Best Buy shares tumbled Tuesday morning despite the electronics retailer reporting second-quarter earnings and sales that topped analysts’ expectations.
The company also raised its full-year profit outlook, building on its strong performance during the first six months of the year.
Still, the retailer’s stock was falling more than 6 percent in premarket trading on the news, as Best Buy gave an outlook for the third quarter that came in shy of Wall Street estimates.
Here’s what Best Buy reported for the quarter ended Aug. 4 compared with what analysts were expecting, according to a survey by Thomson Reuters:
* Adjusted earnings per share: 91 cents, vs. 83 cents expected
* Revenue: $9.38 billion vs. $9.28 billion expected
* Domestic same-store sales: up 6 percent vs. an expected increase of 3.7 percent
Net income was $244 million, or 86 cents per share, compared with $209 million, or 67 cents, a year ago. Excluding one-time items, Best Buy earned 91 cents, 8 cents ahead of analysts’ forecast.
Revenue climbed to $9.38 billion, again ahead of the $9.28 billion expected by analysts.
Sales at Best Buy stores open for at least 12 months were up 6.2 percent overall. That included domestic same-store sales growth of 6 percent and international same-store sales growth of 10.1 percent.
CEO Hubert Joly said the sales growth “was helped by the favorable environment in which we operate and driven by how customers are responding to the unique and elevated experience we are building.”
The electronics retailer has benefited, like its peers within the industry, from a healthier economy across North America with stronger consumer confidence and low unemployment, putting more money back into shoppers’ pockets ahead of the 2018 holiday season.
Looking to the full year, Best Buy is now calling for same-store sales to climb as much as 4.5 percent, compared with a prior target of as much as 2 percent growth. Earnings per share should fall within a range of $4.95 to $5.10, Best Buy said Tuesday, compared with a prior range of $4.80 to $5 a share.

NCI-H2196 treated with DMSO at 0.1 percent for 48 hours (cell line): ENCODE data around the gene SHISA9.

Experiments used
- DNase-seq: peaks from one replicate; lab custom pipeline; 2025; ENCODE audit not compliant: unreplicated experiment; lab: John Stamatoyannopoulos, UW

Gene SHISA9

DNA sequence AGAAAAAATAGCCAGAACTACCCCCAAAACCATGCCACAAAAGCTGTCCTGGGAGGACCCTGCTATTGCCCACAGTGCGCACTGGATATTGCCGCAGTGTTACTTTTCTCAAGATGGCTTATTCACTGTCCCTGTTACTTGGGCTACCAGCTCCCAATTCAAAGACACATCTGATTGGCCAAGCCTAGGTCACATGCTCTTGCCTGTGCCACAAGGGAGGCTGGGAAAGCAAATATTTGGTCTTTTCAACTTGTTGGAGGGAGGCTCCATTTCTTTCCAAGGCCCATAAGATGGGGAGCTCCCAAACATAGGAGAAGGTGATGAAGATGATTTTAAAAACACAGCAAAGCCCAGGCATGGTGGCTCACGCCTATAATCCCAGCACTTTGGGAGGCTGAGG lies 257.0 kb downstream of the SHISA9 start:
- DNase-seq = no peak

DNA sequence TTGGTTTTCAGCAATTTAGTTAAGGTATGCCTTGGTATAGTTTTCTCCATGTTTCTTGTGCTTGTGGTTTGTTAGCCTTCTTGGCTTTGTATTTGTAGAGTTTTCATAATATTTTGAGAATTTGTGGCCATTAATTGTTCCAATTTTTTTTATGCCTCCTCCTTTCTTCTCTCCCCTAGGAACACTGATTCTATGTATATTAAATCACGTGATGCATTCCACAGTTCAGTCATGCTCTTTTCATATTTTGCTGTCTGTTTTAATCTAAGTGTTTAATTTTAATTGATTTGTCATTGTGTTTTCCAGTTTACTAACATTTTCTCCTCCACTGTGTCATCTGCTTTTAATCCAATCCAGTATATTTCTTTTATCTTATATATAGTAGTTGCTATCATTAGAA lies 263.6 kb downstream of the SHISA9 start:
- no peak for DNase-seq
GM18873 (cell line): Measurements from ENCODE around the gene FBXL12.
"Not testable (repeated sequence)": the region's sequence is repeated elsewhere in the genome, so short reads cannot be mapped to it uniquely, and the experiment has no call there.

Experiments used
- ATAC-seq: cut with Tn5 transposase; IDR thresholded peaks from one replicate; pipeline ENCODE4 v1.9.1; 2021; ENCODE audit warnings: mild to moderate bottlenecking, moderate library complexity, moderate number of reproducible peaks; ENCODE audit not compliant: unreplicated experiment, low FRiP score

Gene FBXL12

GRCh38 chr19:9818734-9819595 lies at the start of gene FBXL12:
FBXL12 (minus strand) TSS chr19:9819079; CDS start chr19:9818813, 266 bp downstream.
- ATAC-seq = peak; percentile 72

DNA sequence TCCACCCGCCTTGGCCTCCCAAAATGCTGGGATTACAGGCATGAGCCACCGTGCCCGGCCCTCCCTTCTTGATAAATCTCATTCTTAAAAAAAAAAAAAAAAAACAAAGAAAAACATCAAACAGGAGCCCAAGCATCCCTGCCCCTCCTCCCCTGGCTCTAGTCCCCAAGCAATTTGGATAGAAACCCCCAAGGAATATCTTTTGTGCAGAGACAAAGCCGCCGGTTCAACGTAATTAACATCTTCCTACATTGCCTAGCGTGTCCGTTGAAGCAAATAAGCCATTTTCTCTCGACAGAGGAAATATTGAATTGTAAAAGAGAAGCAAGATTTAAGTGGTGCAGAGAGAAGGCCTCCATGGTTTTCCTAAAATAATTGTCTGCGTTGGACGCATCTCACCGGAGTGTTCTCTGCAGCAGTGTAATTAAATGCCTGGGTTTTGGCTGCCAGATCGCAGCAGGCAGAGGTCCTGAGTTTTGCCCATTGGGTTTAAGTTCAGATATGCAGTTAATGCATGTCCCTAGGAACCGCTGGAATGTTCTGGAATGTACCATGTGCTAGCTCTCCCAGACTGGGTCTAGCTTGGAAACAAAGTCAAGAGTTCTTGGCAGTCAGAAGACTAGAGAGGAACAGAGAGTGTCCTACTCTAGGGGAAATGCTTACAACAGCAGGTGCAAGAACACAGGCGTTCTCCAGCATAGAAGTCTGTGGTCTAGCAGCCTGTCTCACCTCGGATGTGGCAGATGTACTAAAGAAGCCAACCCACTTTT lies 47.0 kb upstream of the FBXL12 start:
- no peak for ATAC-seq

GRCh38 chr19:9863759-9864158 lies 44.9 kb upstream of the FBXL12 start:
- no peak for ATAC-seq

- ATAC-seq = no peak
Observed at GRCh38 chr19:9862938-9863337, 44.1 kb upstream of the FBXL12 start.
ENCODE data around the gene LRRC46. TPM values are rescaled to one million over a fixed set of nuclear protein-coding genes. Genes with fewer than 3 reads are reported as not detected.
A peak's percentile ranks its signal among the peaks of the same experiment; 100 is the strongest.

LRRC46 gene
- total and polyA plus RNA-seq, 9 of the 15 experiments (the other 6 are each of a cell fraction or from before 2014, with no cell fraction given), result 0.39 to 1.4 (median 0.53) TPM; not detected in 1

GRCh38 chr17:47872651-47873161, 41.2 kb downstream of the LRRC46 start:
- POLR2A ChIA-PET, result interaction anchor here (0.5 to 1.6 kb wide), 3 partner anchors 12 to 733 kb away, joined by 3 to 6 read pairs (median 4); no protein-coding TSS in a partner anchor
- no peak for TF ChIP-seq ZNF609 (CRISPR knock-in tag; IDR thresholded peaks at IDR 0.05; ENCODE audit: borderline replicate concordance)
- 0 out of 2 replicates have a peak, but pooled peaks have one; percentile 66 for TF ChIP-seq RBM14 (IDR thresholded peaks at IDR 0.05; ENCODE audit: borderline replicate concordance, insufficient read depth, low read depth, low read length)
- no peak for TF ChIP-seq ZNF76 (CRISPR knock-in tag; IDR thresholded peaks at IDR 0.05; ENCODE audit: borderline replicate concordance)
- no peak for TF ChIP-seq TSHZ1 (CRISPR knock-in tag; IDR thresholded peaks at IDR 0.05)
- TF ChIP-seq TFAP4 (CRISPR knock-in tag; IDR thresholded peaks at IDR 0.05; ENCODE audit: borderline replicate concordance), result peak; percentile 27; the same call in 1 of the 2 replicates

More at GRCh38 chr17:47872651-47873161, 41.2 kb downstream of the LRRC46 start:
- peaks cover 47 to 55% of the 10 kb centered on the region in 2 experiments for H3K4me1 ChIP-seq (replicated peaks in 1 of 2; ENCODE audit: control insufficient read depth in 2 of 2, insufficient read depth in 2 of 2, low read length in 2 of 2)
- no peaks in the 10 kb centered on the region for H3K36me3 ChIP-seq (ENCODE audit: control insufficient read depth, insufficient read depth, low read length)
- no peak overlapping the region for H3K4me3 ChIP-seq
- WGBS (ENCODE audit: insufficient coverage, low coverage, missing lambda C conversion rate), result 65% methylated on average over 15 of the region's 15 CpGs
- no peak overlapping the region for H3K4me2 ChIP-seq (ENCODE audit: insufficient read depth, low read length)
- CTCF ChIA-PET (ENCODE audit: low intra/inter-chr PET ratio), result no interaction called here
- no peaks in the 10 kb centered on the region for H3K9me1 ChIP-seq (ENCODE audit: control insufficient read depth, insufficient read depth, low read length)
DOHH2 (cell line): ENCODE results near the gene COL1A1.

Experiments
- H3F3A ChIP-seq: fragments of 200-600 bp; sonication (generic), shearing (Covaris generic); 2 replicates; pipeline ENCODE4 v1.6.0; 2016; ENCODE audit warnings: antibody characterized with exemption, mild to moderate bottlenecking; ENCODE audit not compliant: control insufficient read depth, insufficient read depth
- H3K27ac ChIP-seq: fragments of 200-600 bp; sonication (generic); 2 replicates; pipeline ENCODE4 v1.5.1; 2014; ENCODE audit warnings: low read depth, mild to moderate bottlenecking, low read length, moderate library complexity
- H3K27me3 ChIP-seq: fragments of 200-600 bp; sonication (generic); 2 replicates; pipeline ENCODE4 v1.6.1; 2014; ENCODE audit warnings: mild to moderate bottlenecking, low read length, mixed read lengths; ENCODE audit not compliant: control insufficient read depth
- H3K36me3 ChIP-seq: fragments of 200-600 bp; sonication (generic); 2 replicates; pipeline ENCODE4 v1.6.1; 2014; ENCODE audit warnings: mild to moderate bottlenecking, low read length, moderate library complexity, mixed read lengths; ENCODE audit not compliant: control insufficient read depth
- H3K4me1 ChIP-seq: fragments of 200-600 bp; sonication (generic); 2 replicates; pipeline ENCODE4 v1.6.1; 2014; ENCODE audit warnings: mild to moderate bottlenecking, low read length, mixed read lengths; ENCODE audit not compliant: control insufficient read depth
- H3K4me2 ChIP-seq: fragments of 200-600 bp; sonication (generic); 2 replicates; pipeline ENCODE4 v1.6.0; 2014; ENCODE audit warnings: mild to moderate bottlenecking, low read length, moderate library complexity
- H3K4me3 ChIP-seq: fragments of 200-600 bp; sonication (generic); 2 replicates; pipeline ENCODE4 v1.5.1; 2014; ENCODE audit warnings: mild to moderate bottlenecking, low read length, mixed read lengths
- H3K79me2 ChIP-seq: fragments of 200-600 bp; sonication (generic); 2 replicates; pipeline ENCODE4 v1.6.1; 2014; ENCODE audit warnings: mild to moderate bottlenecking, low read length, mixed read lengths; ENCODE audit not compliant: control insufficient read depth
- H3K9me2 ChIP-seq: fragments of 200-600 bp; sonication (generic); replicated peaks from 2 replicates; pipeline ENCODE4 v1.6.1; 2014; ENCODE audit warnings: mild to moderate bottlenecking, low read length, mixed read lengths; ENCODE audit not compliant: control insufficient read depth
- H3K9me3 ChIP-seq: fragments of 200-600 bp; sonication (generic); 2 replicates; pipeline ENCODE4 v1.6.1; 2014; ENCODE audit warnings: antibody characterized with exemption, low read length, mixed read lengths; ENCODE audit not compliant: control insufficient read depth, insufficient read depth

Earlier this year, Best Buy announced it would be closing all 250 of its smaller-format mobile phone shops in order to focus more on its core business and service options within its existing, full-service locations. It’s since made several moves to do so.
Just earlier this month, the retailer said it would be acquiring health services provider GreatCall Inc. for $800 million, in a bid to sell more products to an aging demographic in the U.S.
The purchase by Best Buy will help “counterbalance the pressure on both sales growth and margins of electronics products,” GlobalData Retail Managing Director Neil Saunders said.
Best Buy is also now working with Amazon to sell smart TVs, CNBC reported in April. The two companies have long been considered rivals in the business. But Best Buy has managed to hold on to market share as it locks in new sources of revenue that aren’t so dependent on product sales, including building its Geek Squad and in-home advisor network and expanding outside of the U.S.
Best Buy shares are up about 33 percent over the past 12 months, bringing the company’s market cap to about $22.8 billion.
This is a developing story. Please check back for updates.